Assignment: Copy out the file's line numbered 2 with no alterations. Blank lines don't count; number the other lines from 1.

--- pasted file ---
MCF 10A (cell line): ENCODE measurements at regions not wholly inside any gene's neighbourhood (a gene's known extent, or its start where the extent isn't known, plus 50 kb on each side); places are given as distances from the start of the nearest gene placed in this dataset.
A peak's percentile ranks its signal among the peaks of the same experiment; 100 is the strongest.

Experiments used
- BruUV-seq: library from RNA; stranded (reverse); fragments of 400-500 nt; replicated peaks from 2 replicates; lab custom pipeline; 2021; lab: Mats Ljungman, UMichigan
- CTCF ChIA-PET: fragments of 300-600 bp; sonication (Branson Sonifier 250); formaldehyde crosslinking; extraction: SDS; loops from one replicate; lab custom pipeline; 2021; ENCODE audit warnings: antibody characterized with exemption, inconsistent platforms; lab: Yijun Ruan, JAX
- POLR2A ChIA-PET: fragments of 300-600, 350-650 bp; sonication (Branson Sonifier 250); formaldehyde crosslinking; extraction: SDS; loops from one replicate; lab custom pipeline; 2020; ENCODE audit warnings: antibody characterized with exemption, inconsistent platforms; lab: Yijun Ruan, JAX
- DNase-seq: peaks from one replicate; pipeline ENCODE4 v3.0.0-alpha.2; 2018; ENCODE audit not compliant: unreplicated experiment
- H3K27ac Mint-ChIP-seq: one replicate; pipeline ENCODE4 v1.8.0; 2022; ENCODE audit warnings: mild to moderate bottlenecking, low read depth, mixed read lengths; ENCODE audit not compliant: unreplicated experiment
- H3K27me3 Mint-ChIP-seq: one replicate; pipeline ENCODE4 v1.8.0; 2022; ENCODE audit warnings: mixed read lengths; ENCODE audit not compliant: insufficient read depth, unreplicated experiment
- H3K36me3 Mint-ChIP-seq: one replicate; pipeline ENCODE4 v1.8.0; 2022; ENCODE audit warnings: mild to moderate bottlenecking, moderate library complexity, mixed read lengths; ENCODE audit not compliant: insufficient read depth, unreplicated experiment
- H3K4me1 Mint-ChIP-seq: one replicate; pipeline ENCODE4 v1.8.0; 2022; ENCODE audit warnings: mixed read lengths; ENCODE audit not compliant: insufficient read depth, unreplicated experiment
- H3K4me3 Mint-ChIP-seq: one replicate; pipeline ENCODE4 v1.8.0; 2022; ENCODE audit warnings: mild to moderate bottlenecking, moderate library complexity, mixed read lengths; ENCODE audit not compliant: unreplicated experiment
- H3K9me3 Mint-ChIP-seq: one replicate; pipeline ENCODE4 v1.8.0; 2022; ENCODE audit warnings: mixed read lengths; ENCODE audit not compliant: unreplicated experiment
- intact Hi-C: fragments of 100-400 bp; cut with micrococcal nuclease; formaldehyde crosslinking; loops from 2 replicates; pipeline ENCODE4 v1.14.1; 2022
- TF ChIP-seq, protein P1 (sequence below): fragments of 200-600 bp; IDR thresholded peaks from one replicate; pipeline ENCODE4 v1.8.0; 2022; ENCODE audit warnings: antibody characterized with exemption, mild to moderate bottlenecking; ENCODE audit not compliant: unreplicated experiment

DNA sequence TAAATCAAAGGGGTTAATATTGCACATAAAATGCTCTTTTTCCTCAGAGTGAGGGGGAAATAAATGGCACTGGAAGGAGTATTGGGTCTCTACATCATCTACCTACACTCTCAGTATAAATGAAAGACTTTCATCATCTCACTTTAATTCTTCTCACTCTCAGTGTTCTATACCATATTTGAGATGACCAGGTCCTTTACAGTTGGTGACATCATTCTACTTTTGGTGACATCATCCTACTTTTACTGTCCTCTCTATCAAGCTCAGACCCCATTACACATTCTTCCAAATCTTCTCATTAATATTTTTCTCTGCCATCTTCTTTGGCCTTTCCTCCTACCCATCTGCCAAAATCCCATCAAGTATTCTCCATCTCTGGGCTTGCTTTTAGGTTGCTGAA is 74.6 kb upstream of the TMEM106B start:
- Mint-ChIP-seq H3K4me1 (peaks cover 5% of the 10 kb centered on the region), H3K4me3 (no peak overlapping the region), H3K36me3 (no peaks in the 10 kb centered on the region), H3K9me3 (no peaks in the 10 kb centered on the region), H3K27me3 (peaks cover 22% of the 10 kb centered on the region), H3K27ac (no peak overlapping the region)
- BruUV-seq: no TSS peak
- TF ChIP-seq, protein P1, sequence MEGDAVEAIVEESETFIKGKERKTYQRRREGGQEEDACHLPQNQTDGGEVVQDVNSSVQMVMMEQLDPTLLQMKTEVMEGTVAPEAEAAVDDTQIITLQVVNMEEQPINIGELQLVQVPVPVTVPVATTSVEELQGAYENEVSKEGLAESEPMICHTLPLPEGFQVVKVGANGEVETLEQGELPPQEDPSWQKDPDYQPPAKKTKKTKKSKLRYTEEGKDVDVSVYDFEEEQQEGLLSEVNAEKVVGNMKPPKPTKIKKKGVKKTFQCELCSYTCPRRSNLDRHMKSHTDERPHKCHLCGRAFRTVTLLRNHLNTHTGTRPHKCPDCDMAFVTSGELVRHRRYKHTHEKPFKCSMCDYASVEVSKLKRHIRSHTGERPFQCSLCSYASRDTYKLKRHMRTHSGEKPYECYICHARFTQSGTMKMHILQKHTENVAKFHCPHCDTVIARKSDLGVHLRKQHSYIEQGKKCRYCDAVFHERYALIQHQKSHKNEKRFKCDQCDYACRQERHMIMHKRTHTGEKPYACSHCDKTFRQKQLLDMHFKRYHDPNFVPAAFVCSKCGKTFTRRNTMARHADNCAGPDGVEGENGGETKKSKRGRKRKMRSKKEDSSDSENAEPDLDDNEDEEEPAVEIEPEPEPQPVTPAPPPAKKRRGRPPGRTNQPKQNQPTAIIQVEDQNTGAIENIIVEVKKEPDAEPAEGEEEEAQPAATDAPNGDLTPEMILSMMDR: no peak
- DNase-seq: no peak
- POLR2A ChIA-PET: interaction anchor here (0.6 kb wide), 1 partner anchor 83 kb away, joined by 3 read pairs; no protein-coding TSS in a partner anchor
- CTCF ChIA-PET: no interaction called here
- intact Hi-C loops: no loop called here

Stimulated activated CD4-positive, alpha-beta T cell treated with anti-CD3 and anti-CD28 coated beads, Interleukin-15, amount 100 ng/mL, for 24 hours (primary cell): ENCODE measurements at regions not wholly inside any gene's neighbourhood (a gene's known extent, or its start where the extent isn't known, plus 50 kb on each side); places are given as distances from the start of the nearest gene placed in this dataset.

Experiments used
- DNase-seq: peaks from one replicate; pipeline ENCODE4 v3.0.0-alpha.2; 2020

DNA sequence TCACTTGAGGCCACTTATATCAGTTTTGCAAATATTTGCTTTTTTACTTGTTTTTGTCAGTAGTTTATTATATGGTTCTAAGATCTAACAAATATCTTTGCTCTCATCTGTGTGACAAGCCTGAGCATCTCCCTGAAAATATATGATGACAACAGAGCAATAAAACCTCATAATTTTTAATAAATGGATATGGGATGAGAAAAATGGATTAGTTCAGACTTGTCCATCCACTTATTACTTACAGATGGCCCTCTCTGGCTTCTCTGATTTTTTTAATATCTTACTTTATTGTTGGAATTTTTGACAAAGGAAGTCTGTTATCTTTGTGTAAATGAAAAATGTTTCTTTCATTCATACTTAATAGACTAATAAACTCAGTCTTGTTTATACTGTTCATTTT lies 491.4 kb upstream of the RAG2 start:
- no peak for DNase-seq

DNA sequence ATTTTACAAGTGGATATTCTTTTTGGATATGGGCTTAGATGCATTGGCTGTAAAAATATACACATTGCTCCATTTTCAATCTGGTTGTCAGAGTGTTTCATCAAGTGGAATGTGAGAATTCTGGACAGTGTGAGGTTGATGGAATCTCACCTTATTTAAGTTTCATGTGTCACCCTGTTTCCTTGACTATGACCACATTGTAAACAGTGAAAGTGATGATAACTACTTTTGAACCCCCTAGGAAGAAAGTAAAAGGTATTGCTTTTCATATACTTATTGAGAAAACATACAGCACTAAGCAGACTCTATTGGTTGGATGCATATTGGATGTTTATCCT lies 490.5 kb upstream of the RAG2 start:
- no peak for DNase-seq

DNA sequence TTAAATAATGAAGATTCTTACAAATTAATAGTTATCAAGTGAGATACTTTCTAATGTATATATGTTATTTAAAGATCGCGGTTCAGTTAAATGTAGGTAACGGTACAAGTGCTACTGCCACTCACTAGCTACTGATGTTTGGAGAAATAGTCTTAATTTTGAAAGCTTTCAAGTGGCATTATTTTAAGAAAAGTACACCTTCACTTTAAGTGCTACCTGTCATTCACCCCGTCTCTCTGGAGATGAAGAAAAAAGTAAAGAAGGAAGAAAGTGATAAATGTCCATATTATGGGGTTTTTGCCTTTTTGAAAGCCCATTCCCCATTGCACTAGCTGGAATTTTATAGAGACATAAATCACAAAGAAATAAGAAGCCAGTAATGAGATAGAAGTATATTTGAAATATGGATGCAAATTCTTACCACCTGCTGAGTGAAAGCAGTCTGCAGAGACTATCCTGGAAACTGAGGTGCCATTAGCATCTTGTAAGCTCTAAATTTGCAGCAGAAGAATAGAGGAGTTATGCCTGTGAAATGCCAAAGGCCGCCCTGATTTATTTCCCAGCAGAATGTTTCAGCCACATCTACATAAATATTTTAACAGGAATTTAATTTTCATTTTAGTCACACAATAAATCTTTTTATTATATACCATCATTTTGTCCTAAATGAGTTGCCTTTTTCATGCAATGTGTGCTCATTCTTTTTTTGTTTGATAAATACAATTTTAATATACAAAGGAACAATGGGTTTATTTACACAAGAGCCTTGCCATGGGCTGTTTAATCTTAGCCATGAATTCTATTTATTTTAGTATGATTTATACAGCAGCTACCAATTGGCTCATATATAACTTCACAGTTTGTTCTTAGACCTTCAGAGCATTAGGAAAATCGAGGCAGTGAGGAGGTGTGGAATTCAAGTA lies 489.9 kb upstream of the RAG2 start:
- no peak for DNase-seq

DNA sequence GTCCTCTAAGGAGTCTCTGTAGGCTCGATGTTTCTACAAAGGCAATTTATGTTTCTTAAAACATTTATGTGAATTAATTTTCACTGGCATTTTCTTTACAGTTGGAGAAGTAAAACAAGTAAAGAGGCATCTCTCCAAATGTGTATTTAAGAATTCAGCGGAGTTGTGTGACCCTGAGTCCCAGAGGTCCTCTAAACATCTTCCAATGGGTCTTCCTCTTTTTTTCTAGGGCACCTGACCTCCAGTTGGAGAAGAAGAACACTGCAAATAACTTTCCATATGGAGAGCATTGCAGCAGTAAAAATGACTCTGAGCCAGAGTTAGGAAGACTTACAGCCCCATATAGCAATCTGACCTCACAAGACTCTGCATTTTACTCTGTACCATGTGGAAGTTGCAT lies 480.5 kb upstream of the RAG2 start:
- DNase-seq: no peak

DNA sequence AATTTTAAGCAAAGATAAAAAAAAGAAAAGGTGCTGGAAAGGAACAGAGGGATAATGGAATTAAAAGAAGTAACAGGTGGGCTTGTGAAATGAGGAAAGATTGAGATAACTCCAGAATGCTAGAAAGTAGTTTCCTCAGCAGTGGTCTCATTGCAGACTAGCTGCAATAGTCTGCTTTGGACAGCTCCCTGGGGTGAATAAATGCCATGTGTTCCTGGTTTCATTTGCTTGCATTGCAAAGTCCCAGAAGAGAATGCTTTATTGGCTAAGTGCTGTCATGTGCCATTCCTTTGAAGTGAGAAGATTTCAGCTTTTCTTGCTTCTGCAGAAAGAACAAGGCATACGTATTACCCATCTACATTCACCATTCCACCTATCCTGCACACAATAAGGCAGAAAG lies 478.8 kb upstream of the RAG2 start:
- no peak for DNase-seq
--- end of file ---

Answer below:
A peak's percentile ranks its signal among the peaks of the same experiment; 100 is the strongest.